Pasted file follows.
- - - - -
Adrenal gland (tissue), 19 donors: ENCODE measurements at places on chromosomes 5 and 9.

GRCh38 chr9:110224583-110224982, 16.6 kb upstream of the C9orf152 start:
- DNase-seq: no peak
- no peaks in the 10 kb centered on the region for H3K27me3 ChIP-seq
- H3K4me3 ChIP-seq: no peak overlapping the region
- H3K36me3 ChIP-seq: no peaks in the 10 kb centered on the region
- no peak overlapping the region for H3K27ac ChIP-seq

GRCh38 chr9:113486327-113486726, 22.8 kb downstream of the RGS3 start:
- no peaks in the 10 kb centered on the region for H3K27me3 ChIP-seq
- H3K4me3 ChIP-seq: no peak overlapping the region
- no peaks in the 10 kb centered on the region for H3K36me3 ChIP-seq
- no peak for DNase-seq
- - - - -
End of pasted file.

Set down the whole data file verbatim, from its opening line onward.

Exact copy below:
Adrenal gland (tissue), 19 donors: ENCODE measurements at places on chromosomes 5 and 9.

GRCh38 chr9:110224583-110224982, 16.6 kb upstream of the C9orf152 start:
- DNase-seq: no peak
- no peaks in the 10 kb centered on the region for H3K27me3 ChIP-seq
- H3K4me3 ChIP-seq: no peak overlapping the region
- H3K36me3 ChIP-seq: no peaks in the 10 kb centered on the region
- no peak overlapping the region for H3K27ac ChIP-seq

GRCh38 chr9:113486327-113486726, 22.8 kb downstream of the RGS3 start:
- no peaks in the 10 kb centered on the region for H3K27me3 ChIP-seq
- H3K4me3 ChIP-seq: no peak overlapping the region
- no peaks in the 10 kb centered on the region for H3K36me3 ChIP-seq
- no peak for DNase-seq